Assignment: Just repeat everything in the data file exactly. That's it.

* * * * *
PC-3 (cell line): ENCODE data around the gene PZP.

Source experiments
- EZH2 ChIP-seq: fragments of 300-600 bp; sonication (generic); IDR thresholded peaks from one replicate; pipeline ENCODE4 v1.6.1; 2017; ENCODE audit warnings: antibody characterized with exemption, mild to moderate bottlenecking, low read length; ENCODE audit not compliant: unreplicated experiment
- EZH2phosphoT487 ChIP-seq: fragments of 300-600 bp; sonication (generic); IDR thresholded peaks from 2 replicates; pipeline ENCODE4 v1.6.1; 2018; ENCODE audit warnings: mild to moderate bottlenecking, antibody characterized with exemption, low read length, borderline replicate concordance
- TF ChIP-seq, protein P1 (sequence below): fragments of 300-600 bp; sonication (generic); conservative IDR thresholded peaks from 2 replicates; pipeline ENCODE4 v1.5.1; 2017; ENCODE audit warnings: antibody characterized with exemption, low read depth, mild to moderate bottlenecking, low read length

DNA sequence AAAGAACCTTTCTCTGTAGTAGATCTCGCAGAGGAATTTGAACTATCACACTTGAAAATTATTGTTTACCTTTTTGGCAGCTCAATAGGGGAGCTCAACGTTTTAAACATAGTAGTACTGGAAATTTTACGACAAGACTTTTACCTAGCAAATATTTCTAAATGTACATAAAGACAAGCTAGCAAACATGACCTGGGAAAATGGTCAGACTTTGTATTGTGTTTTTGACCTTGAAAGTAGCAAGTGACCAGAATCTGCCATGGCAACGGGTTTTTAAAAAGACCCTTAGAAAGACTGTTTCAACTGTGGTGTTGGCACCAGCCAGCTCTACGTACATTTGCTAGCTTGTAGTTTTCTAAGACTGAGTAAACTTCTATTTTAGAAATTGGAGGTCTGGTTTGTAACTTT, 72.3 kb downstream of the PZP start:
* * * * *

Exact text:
PC-3 (cell line): ENCODE data around the gene PZP.

Source experiments
- EZH2 ChIP-seq: fragments of 300-600 bp; sonication (generic); IDR thresholded peaks from one replicate; pipeline ENCODE4 v1.6.1; 2017; ENCODE audit warnings: antibody characterized with exemption, mild to moderate bottlenecking, low read length; ENCODE audit not compliant: unreplicated experiment
- EZH2phosphoT487 ChIP-seq: fragments of 300-600 bp; sonication (generic); IDR thresholded peaks from 2 replicates; pipeline ENCODE4 v1.6.1; 2018; ENCODE audit warnings: mild to moderate bottlenecking, antibody characterized with exemption, low read length, borderline replicate concordance
- TF ChIP-seq, protein P1 (sequence below): fragments of 300-600 bp; sonication (generic); conservative IDR thresholded peaks from 2 replicates; pipeline ENCODE4 v1.5.1; 2017; ENCODE audit warnings: antibody characterized with exemption, low read depth, mild to moderate bottlenecking, low read length

DNA sequence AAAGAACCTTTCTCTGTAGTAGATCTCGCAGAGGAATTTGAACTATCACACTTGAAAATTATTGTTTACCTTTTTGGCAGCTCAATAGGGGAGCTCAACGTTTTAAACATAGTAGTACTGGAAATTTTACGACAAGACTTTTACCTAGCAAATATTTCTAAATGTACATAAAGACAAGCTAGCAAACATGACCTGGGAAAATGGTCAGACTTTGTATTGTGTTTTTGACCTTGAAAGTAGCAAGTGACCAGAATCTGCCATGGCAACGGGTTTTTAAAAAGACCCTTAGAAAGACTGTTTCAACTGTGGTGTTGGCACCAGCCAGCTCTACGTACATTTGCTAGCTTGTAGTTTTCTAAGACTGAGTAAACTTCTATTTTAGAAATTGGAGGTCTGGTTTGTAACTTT, 72.3 kb downstream of the PZP start: